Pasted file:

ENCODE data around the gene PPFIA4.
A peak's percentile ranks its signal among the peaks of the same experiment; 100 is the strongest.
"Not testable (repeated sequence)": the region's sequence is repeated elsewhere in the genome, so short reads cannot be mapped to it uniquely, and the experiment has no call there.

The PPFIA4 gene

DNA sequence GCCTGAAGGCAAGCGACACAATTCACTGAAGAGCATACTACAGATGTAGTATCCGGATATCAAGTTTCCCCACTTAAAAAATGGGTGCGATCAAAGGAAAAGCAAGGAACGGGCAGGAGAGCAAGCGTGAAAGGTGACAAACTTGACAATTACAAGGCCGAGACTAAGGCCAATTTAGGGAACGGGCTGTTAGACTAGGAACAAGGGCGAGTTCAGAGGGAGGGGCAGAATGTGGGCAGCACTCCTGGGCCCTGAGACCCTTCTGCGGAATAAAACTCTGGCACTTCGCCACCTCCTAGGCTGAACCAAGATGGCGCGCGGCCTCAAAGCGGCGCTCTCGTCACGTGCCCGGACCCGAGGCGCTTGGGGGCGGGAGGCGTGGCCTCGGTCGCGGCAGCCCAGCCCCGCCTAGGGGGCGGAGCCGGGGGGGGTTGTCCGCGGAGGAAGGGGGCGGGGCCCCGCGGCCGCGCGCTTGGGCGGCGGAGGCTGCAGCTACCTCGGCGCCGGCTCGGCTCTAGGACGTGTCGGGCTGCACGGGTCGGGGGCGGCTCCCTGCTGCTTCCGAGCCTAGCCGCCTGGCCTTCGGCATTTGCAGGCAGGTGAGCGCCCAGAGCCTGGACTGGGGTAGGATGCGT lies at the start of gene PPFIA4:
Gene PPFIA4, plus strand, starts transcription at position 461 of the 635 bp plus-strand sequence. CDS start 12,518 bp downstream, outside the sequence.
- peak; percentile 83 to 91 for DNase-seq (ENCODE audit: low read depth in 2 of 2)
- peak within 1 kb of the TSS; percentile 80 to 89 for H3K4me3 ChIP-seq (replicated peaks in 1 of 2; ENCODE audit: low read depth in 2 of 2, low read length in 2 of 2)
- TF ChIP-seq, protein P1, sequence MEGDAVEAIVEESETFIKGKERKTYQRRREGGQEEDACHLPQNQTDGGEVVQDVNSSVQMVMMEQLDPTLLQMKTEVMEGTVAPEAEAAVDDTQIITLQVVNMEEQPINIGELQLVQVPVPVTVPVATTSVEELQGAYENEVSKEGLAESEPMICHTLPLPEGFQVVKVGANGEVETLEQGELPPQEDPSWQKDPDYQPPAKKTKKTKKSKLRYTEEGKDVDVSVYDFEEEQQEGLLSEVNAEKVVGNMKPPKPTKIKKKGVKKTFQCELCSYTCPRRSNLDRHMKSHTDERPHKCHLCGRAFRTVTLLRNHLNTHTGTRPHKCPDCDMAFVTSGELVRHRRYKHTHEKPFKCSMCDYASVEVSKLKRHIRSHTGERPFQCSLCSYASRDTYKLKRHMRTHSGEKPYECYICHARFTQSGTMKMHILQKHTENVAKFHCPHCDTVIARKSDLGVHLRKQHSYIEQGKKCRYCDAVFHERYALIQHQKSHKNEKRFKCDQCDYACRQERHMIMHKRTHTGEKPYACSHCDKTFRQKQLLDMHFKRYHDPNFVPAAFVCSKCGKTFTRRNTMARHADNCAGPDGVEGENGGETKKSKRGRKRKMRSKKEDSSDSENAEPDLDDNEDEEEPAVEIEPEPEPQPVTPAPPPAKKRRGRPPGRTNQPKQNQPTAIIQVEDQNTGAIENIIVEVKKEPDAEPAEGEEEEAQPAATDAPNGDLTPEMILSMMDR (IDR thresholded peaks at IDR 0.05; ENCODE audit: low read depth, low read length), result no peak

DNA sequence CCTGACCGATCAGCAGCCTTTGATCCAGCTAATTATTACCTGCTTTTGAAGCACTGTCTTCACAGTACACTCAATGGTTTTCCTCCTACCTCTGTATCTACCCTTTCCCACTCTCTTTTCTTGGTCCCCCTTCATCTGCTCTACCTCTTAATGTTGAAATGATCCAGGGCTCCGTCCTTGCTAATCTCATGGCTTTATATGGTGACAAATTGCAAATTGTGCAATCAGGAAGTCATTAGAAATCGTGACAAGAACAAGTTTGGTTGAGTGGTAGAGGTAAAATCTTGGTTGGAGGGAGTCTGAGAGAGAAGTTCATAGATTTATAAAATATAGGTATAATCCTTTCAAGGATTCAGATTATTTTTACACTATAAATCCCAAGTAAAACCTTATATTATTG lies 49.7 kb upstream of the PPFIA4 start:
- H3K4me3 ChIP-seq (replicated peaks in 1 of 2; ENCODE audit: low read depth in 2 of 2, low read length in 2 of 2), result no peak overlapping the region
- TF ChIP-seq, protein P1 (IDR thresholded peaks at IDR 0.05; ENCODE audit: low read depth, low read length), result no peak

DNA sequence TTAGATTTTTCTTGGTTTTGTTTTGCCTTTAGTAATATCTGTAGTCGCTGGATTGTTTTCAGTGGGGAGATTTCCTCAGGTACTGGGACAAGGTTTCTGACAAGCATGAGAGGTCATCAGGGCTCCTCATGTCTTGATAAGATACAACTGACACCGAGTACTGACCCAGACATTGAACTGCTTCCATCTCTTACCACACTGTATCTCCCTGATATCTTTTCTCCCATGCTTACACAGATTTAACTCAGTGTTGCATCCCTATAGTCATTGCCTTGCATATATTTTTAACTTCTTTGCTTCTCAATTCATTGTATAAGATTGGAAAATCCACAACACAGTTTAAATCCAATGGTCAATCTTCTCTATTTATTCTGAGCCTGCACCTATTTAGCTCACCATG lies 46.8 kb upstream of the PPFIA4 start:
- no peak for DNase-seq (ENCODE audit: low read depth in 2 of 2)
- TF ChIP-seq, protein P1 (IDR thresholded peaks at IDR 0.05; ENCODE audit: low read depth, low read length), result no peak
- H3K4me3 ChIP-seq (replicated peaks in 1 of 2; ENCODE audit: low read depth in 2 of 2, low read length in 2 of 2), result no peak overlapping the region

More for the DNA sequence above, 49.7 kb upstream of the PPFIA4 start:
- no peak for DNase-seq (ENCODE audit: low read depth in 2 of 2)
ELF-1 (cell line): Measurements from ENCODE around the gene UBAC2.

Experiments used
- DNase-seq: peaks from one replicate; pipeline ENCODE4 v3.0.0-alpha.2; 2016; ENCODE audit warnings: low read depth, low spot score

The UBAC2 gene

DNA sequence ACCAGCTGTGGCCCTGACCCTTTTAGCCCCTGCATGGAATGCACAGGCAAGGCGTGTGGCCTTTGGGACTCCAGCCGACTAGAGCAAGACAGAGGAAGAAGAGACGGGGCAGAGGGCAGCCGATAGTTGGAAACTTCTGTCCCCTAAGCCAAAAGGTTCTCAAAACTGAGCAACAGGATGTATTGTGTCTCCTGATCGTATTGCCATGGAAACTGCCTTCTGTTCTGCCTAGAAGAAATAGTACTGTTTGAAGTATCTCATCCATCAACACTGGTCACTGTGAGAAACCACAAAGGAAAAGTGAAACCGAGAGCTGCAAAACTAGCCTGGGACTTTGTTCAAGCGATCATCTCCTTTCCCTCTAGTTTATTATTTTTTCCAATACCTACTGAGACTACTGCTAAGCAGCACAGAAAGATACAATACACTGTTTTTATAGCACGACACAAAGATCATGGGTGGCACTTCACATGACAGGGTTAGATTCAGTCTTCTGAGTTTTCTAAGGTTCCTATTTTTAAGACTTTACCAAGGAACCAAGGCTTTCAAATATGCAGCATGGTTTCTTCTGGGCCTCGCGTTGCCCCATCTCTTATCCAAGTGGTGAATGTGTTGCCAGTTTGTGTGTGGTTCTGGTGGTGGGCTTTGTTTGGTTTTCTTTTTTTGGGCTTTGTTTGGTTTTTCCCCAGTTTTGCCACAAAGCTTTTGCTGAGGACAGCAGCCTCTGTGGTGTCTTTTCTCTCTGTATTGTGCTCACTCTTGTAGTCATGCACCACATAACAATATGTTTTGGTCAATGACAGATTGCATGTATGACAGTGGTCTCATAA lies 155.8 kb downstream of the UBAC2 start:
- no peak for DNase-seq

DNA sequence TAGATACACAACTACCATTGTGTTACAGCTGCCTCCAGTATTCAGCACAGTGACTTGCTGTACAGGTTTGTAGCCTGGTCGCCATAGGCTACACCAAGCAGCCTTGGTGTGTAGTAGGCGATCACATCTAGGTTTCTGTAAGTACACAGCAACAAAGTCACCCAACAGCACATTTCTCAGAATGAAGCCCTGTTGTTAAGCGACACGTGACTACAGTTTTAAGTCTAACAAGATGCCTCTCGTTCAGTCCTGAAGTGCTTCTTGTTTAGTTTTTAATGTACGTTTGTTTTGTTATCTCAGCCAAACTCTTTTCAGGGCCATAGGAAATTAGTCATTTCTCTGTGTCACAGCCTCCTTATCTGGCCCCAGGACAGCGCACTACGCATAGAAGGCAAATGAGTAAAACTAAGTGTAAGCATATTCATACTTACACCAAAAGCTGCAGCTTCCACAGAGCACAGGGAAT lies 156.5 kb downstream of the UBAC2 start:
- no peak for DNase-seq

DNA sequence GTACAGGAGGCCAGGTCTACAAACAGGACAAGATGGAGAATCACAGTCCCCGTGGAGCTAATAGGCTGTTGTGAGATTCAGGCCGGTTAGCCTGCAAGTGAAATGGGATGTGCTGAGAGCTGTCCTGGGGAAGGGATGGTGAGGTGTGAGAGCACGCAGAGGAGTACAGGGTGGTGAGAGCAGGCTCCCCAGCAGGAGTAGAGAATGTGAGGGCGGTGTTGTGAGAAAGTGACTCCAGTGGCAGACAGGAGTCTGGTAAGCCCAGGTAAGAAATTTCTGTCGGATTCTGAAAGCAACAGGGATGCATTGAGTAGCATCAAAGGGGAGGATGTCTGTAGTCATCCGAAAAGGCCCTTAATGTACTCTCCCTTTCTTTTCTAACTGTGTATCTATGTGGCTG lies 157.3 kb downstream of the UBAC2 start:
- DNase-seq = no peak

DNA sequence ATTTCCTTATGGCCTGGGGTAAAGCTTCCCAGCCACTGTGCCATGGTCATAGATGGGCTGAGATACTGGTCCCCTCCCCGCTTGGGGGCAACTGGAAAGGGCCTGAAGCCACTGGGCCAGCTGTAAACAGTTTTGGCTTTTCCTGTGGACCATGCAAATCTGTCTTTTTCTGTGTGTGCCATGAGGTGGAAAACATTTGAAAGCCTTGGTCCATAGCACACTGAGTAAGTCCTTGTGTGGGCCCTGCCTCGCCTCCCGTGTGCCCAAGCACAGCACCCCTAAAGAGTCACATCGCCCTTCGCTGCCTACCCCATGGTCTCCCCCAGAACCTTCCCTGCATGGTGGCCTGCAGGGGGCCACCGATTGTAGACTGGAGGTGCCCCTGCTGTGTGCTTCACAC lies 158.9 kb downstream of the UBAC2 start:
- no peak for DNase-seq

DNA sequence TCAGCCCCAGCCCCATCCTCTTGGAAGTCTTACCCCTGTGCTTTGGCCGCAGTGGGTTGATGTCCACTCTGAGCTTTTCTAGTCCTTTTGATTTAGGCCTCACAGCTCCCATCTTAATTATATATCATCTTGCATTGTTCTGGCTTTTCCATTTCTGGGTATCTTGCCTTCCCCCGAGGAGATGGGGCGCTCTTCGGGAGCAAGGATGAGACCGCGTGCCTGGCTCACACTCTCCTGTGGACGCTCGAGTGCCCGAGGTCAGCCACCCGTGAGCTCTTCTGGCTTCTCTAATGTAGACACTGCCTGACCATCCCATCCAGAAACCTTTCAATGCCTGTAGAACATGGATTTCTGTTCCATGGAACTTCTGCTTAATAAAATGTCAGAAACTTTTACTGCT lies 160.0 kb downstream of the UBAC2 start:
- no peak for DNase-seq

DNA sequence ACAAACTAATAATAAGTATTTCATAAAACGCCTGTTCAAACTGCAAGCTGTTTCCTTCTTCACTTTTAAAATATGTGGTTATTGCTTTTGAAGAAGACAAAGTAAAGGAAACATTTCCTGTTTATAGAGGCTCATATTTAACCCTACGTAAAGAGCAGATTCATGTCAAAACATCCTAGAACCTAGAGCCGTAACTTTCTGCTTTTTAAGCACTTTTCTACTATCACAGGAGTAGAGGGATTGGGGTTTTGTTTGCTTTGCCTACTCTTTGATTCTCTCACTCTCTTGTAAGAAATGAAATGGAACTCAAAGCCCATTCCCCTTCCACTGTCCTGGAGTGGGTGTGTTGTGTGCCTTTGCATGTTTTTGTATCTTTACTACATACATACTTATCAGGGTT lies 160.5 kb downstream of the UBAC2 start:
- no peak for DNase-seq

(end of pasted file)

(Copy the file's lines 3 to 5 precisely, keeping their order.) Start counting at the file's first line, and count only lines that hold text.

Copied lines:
"Not testable (repeated sequence)": the region's sequence is repeated elsewhere in the genome, so short reads cannot be mapped to it uniquely, and the experiment has no call there.

The PPFIA4 gene

DNA sequence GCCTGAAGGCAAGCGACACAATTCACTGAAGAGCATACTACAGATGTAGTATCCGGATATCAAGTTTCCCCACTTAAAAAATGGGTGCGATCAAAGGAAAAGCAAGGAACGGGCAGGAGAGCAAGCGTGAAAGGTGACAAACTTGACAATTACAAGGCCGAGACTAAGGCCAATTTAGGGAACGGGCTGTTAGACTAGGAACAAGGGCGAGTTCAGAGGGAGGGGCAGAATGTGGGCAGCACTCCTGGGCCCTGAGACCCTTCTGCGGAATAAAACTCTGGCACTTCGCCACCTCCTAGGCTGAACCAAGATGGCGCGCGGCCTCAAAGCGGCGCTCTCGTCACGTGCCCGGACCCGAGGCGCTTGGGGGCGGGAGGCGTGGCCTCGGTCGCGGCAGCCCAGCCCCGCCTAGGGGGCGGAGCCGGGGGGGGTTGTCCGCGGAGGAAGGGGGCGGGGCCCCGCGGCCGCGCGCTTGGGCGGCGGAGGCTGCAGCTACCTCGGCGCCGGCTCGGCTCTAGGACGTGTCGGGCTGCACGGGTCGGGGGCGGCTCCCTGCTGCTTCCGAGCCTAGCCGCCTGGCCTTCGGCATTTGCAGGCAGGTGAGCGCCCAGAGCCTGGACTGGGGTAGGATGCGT lies at the start of gene PPFIA4: